· The final task in the Protocol is establishing "Certification" to ensure that cocoa beans and their derivative products have been grown and/or processed without any of the worst forms of child labor. According to the industry representatives, they intend for the main tasks of reporting, verification and taking corrective actions to be left to national governments. What, then, will industry do to implement its commitments? What is the financial cost of the monitoring and certification process and who will bear the costs? Given Cote d'Ivoire political instability, how is the national government expected to bear responsibility for this task? Does the industry have an alternative plan on monitoring and certification in a situation where the government would be unable to provide such services due to lack of finance or a strong central functioning government?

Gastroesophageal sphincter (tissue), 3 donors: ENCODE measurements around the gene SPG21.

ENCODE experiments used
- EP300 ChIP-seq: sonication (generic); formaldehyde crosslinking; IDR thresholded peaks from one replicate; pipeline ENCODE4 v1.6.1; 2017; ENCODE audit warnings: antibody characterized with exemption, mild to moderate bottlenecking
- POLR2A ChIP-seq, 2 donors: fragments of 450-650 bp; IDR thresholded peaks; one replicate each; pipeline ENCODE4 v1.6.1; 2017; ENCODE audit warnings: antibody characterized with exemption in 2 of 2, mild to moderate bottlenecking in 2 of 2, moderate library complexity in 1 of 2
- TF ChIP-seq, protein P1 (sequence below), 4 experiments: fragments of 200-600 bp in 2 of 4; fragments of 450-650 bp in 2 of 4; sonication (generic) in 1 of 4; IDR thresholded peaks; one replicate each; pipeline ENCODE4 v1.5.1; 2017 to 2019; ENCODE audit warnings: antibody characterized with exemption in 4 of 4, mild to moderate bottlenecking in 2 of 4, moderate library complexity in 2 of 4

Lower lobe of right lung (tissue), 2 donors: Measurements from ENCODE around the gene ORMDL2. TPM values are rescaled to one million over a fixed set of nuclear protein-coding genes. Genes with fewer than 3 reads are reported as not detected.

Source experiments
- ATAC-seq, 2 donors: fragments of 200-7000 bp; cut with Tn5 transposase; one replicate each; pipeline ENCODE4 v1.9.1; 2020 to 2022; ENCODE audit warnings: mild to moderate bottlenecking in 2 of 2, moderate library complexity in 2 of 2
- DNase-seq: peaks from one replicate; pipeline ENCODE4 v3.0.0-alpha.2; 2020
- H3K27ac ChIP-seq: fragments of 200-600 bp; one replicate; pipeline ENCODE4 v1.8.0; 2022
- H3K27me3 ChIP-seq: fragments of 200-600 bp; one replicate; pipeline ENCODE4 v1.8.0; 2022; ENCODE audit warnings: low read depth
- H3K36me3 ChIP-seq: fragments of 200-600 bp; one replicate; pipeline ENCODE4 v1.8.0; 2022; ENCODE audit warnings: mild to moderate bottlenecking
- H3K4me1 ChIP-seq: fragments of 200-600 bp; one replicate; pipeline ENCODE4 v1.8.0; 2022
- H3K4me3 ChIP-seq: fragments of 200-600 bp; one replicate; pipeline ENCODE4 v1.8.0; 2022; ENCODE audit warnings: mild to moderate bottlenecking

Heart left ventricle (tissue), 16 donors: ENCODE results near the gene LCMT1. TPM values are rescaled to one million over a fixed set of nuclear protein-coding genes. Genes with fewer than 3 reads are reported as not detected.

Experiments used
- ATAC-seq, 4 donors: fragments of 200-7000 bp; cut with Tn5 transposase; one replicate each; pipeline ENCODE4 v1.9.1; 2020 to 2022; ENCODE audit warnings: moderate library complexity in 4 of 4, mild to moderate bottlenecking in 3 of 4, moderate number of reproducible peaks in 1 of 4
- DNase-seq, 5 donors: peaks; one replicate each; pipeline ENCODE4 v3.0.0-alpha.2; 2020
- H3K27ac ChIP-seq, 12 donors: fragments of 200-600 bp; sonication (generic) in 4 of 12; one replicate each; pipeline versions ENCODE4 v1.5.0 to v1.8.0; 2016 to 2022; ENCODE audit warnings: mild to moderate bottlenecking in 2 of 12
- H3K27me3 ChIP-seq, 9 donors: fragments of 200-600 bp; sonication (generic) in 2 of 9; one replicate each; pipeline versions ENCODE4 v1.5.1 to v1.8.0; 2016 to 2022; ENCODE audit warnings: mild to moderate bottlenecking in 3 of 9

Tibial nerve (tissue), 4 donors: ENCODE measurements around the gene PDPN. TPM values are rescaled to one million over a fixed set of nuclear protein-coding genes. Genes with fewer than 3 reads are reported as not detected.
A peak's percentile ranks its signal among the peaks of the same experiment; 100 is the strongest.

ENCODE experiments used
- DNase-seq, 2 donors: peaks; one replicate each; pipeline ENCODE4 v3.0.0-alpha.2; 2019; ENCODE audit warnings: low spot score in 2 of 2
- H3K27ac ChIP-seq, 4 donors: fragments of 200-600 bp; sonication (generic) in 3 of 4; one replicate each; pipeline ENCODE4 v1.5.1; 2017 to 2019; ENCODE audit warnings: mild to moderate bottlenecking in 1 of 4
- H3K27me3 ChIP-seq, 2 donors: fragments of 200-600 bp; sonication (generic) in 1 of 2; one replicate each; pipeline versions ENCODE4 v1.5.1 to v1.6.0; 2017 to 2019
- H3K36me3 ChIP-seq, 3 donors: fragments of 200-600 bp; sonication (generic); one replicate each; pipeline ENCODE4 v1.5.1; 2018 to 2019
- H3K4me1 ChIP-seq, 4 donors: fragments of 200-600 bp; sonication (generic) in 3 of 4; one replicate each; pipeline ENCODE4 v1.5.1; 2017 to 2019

ILRF believes that multinational corporations cannot be left to privately regulate their conduct through voluntary initiatives.
In addition to the inherent problems plagued by any industry-led initiative, the Protocol suffers from some flaws in design. While the industry specifically addresses the worst forms of child labor under ILO Convention 182 and forced labor under ILO Convention 29, it has not specified ILO Convention 138 on minimum age. Nor has it specifically identified other core labor rights that are essential to ending the use of child labor. The industry initiative also does not call for concrete steps to ensure that farmers get a fair price for their product, which significantly impacts the use of child labor, as farmers are forced to reduce production costs and rely on the "cheap" labor of children.